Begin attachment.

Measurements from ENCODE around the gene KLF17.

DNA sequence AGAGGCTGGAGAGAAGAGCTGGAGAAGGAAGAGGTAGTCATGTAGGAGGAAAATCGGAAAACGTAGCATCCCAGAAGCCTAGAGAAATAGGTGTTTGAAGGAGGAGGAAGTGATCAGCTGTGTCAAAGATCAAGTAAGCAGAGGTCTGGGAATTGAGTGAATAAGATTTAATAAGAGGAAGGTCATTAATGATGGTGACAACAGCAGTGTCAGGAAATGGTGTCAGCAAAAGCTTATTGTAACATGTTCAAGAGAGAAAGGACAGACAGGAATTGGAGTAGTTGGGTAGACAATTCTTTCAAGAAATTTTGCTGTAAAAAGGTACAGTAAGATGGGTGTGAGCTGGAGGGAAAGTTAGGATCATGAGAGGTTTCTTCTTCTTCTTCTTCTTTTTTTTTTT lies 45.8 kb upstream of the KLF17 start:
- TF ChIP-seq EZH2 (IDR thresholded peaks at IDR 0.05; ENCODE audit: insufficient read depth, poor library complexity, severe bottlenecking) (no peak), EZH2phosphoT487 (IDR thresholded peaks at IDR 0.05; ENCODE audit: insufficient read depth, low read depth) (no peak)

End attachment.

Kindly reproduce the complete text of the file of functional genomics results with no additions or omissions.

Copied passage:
Measurements from ENCODE around the gene KLF17.

DNA sequence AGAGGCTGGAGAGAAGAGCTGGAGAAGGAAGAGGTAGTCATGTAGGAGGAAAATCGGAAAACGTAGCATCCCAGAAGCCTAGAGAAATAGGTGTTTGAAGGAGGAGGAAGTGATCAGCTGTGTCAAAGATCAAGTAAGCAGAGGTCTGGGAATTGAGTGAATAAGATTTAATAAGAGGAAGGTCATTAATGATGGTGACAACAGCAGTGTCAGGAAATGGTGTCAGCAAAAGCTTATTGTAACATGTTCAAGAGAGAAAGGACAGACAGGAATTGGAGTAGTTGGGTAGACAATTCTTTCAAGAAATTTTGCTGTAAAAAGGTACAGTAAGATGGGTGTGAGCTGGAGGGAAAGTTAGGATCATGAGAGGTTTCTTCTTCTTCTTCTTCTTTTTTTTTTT lies 45.8 kb upstream of the KLF17 start:
- TF ChIP-seq EZH2 (IDR thresholded peaks at IDR 0.05; ENCODE audit: insufficient read depth, poor library complexity, severe bottlenecking) (no peak), EZH2phosphoT487 (IDR thresholded peaks at IDR 0.05; ENCODE audit: insufficient read depth, low read depth) (no peak)